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Ouya (mini) review

My friend Lance bought an Ouya and pried it out of his wife’s hands long enough to let me review it. Thanks Lance. Sorry for the marital strife 😦

The Ouya is a Kickstarter (crowd funded) box that is aimed at playing games. It is a heavily skinned android. It’s so heavily skinned that the fact it is Android is pretty much irrelevant. It has it’s own market place and only allows programs in that are properly supported and working on the Ouya.

OUYA

Let’s start with physicals. The device is an uber small box that is very nicely designed. It is so small it could fit anywhere. While there is a fan in it the device is pretty much silent. When you look at the way the fan is located in the case it sure seems like an after thought. The fan will spend most of the time fighting itself because there is no clear path for the air to come in, pick up heat and go out.

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The cube has a U shape to the bottom of it and looks nice. It’s so small it will easily be missed. There’s no infra red so basically this device can be hidden too. There is only one button and one light on the unit and they are on the top. This is it’s power button. On the back are a wired Ethernet port (necessary if this is going to stream hi def movies), a full size HDMI port, a USB host as well as a micro USB OTG port. Lastly a barrel shaped power port. The power adapter is quite small. and delivers 12V 1.5A so 18 watts. The device does get warm when pushed but not outrageously warm. My WDLX get’s warmer. I’m not sure why they opted for a micro USB OTG port rather than a second USB port. But a micro USB OTG cable is cheap enough so who cares.

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Powering this thing on is uber fast. From powered off to up is a mere 35 seconds with the first chirp out of it coming at 30 seconds. Impressive and helps to reward you to power it off when not in use. There doesn’t seem to be any power management within the Ouya (or not by default) but it does put the screen to sleep.

When it first comes up (and you can only power it on by pressing the button on the top of the unit, an oversight IMHO) you are greeted by a menu that allows you to choose from Play/Discover/Make or Manage. As I mentioned heavily skinned. They included a power off on the menu but forgot to include a reboot. So if you need to reboot it you have to power if off, get off the couch and power it back on. Another clumsy over sight that can easily be fixed in software.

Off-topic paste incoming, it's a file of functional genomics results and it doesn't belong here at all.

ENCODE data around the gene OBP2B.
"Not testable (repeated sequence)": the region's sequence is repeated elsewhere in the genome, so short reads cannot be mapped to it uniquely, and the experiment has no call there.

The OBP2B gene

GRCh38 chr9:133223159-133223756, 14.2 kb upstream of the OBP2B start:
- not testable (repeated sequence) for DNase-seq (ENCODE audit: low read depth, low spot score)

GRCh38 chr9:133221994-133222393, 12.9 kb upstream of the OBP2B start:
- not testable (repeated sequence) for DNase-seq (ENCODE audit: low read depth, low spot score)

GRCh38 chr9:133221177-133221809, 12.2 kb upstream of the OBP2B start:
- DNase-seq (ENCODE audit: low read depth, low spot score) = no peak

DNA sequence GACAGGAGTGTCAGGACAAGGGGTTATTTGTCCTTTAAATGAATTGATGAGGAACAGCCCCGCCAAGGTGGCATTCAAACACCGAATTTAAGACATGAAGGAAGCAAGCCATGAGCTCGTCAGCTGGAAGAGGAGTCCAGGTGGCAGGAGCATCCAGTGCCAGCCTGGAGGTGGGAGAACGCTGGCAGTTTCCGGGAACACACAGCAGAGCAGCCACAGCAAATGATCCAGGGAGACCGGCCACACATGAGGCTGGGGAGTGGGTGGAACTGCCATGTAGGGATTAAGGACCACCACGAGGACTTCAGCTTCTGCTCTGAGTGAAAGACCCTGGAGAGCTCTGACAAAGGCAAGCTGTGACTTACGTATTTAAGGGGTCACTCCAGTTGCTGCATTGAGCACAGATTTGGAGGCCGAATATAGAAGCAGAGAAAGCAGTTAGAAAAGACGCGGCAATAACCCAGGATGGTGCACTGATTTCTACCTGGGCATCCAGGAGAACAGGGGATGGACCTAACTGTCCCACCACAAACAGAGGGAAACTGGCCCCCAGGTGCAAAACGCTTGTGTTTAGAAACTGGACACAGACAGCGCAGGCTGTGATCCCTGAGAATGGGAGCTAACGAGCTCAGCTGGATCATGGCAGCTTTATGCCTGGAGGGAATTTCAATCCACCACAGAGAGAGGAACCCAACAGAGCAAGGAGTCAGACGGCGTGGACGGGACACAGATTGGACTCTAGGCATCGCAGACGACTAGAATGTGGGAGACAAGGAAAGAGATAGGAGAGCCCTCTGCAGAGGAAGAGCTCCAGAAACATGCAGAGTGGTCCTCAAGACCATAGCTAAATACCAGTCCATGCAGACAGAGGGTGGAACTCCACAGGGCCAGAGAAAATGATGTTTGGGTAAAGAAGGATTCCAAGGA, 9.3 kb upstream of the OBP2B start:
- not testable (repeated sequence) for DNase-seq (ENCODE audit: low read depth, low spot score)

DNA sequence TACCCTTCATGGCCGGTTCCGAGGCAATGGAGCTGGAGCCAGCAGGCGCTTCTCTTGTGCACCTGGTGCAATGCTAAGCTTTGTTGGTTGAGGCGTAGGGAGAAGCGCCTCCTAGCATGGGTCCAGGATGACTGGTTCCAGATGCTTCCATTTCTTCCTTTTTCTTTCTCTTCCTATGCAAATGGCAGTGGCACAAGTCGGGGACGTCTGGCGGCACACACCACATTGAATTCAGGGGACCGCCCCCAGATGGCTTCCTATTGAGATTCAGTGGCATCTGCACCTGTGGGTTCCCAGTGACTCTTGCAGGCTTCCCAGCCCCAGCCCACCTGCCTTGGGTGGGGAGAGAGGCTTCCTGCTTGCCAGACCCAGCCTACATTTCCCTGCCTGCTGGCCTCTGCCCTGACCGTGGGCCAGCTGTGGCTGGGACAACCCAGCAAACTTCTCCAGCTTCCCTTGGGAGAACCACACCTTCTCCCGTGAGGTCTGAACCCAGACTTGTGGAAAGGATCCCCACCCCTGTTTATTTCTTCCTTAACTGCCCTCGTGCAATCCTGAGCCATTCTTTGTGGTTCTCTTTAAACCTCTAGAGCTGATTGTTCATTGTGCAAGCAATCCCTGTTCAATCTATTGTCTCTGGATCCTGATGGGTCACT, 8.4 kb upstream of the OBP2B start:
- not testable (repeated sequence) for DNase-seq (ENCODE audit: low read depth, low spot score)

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You can quickly see the focus of this device is games. According to Lance to even start this puppy up you need to give it a credit card. The Ouya marketplace only allows you to pay for things by credit card. No Paypal option. Only approved and working programs are allowed in the Ouya marketplace. Some Android games have been rewrritten for the Ouya to support unique hardware like the game controller. Games like Stupid Zombies etc.

The number one problem with playing games on PCs and Android is the lack of a game controller. The Ouya comes with one. And a pretty good one too. It comes with not one, not two but three different ways of controlling it (two joysticks and one D-pad). Not to mention a myriad of buttons. And this comes the first rub. The buttons are completely inconsistent amongst aps. So I find myself pressing a bunch of buttons until one does something. It’s maddening. I suppose given enough time you can get use to it. Given enough time I might get use to the dentist chair but this isn’t something I’m working towards. There’s even a virtual mouse on the controller. The controller is bluetooth and you can add additional ones at a price $49 a pop. The controllers are well built and solid.

XBMC has been working and have now released a formal XBMC for the Ouya in the marketplace. XBMC works quite well on this device and movie playback even from network shares (using the wired Ethernet) worked well. Surprisingly well in fact. Initially scanning directories for content, as well as loading the database of already scanning content does require some patience as it is slow. Probably the slowest I’ve see to date.

And now we are onto the next rub. Your using a game controller to control movies. I tried my Windows Media center remote … no joy. And so far I don’t see another option. Controlling movies with a game controller is clumsy at best.

There’s a web browser (Chrome) you can add in, and paging up and down works well and is smooth but you really need a mouse and keyboard to make this even remotely useful.

So in the end, you have to decide if what you really want is just a game console? If so this is an inexpensive, flexible one. If your looking for a media player as well, until the remote control options improve I’d look elsewhere.

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August 26, 2013 - Posted by | Android, Electronic gadget reviews

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